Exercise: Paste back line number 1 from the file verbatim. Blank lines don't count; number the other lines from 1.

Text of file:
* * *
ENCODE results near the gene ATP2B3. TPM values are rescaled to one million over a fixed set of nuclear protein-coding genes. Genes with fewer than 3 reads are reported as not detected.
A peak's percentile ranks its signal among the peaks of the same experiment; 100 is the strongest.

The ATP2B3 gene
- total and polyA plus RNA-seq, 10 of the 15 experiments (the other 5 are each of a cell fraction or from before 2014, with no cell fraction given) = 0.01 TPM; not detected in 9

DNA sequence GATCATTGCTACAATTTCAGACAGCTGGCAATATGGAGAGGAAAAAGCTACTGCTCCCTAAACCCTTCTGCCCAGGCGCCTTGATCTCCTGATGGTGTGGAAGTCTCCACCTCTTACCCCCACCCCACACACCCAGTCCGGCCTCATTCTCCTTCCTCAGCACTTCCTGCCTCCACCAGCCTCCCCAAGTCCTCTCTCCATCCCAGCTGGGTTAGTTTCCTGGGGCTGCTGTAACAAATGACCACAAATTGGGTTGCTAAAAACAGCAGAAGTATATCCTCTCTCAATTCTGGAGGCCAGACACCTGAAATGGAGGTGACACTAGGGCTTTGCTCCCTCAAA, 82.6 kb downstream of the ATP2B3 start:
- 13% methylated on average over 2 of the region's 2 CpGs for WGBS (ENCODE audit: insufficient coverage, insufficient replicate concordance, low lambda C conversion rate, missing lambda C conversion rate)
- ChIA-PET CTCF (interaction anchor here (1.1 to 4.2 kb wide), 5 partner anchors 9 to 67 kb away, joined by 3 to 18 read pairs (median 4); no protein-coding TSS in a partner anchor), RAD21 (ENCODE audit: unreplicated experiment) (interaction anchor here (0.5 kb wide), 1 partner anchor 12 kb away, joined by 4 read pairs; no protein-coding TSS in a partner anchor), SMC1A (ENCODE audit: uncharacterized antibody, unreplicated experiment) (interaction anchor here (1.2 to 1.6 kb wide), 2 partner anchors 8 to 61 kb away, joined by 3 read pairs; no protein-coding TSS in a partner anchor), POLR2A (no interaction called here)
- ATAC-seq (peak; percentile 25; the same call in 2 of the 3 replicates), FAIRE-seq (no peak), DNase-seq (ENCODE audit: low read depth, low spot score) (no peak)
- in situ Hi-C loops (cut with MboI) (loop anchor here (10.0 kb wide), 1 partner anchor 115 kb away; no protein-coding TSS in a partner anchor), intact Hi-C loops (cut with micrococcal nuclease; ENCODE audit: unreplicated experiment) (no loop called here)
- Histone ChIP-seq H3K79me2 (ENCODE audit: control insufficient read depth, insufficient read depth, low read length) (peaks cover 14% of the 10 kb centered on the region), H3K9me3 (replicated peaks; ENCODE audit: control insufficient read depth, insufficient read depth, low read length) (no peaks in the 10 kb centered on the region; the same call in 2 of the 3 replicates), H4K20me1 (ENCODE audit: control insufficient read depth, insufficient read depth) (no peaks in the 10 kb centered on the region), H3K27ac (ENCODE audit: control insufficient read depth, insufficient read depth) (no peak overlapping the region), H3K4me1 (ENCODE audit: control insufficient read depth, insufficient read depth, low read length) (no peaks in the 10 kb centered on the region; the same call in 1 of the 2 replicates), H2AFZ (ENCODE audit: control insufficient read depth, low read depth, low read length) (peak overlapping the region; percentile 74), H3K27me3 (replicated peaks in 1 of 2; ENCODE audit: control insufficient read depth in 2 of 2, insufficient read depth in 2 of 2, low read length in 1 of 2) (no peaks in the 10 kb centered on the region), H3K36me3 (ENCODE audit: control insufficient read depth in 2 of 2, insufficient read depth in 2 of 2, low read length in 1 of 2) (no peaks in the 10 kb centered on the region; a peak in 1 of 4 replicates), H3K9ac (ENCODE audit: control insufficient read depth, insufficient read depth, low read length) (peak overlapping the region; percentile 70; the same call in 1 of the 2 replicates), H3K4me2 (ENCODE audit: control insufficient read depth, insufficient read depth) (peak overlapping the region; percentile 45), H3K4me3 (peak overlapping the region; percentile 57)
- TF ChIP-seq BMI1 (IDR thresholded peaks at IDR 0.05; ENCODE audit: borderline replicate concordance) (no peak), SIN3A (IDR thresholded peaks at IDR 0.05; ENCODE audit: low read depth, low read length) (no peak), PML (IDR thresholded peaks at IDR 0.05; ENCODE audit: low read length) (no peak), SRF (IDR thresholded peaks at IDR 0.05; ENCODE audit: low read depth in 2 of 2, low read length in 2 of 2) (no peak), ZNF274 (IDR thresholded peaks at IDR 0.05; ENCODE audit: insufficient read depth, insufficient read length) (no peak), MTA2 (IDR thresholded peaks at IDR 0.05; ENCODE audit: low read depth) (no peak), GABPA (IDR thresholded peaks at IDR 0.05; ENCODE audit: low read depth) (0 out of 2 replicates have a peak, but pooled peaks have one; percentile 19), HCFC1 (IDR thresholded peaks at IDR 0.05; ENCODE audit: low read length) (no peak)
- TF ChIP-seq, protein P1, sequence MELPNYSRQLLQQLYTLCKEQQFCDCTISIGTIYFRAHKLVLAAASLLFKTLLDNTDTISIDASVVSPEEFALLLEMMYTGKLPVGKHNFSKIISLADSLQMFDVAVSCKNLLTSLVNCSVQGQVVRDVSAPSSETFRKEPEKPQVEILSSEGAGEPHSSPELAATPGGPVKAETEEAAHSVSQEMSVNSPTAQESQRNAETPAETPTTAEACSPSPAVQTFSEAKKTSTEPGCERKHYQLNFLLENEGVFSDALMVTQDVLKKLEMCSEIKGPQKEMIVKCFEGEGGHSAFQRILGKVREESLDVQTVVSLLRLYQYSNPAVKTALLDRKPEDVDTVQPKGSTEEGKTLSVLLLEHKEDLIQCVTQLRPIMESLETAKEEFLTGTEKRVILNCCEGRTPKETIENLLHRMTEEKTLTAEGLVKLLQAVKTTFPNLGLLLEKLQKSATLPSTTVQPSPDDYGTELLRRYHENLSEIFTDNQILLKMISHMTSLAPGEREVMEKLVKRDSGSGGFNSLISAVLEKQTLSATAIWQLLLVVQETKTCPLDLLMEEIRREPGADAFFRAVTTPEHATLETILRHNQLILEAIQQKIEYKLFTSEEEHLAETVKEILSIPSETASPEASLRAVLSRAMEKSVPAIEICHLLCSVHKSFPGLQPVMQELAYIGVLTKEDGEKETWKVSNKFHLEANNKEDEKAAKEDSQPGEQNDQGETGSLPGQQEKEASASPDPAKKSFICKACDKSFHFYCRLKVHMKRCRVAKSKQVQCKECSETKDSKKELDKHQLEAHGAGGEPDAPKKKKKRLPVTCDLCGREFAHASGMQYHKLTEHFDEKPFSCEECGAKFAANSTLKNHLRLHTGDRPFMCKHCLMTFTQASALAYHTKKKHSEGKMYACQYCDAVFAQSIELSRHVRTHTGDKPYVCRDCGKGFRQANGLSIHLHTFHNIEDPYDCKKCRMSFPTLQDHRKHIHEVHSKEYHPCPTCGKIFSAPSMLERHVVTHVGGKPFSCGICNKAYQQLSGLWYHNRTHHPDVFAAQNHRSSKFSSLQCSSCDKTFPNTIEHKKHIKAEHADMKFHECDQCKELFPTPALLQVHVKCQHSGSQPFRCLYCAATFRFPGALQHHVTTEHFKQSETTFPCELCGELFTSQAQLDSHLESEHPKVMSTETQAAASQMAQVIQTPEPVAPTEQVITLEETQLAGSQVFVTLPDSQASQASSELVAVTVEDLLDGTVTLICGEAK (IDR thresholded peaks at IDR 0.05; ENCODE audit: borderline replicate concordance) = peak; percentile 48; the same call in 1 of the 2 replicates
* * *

ENCODE results near the gene ATP2B3. TPM values are rescaled to one million over a fixed set of nuclear protein-coding genes. Genes with fewer than 3 reads are reported as not detected.